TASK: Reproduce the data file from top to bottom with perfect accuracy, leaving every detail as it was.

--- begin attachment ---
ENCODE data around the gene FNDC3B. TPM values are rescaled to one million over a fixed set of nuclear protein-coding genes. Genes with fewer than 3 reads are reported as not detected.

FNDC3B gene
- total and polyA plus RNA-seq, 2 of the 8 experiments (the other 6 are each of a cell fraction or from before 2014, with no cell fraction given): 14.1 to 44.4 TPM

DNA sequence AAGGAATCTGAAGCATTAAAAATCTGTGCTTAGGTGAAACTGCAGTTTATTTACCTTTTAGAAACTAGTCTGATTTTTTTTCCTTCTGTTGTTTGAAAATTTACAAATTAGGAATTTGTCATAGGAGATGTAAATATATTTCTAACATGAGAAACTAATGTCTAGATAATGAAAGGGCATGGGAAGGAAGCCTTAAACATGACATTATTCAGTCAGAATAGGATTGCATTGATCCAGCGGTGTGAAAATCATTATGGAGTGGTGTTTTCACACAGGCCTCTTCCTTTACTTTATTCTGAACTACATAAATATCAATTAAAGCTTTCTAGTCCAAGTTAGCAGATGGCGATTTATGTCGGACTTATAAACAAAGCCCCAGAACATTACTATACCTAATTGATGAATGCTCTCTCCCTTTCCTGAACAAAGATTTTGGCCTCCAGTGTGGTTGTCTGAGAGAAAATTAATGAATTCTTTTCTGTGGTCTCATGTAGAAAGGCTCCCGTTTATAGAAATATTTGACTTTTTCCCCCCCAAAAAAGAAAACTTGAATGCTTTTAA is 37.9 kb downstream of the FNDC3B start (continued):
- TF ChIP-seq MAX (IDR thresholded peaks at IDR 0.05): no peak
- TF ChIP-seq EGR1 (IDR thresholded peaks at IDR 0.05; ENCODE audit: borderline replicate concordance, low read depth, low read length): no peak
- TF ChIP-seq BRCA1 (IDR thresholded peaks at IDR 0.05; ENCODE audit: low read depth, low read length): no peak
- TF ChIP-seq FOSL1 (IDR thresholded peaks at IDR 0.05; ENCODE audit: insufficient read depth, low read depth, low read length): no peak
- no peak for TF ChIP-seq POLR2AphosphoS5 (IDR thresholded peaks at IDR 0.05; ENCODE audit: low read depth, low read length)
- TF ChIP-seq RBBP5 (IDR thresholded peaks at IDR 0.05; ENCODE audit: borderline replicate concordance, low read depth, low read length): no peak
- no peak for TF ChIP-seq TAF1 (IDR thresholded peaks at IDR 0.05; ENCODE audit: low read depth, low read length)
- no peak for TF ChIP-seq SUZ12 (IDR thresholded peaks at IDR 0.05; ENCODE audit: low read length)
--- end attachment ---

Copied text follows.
ENCODE data around the gene FNDC3B. TPM values are rescaled to one million over a fixed set of nuclear protein-coding genes. Genes with fewer than 3 reads are reported as not detected.

FNDC3B gene
- total and polyA plus RNA-seq, 2 of the 8 experiments (the other 6 are each of a cell fraction or from before 2014, with no cell fraction given): 14.1 to 44.4 TPM

DNA sequence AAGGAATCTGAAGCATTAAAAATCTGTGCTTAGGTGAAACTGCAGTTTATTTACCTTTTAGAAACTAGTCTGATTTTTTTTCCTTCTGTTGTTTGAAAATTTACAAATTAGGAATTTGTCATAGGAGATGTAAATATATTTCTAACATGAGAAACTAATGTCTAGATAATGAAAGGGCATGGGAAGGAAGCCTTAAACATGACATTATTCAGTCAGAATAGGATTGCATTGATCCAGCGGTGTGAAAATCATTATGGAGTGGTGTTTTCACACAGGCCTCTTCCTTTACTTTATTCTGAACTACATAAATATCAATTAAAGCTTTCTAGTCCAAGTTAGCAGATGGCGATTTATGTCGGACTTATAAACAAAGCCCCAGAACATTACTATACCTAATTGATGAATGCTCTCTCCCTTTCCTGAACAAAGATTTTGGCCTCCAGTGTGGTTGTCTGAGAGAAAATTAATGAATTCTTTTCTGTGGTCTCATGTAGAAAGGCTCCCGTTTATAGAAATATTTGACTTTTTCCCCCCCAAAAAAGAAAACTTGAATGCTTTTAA is 37.9 kb downstream of the FNDC3B start (continued):
- TF ChIP-seq MAX (IDR thresholded peaks at IDR 0.05): no peak
- TF ChIP-seq EGR1 (IDR thresholded peaks at IDR 0.05; ENCODE audit: borderline replicate concordance, low read depth, low read length): no peak
- TF ChIP-seq BRCA1 (IDR thresholded peaks at IDR 0.05; ENCODE audit: low read depth, low read length): no peak
- TF ChIP-seq FOSL1 (IDR thresholded peaks at IDR 0.05; ENCODE audit: insufficient read depth, low read depth, low read length): no peak
- no peak for TF ChIP-seq POLR2AphosphoS5 (IDR thresholded peaks at IDR 0.05; ENCODE audit: low read depth, low read length)
- TF ChIP-seq RBBP5 (IDR thresholded peaks at IDR 0.05; ENCODE audit: borderline replicate concordance, low read depth, low read length): no peak
- no peak for TF ChIP-seq TAF1 (IDR thresholded peaks at IDR 0.05; ENCODE audit: low read depth, low read length)
- no peak for TF ChIP-seq SUZ12 (IDR thresholded peaks at IDR 0.05; ENCODE audit: low read length)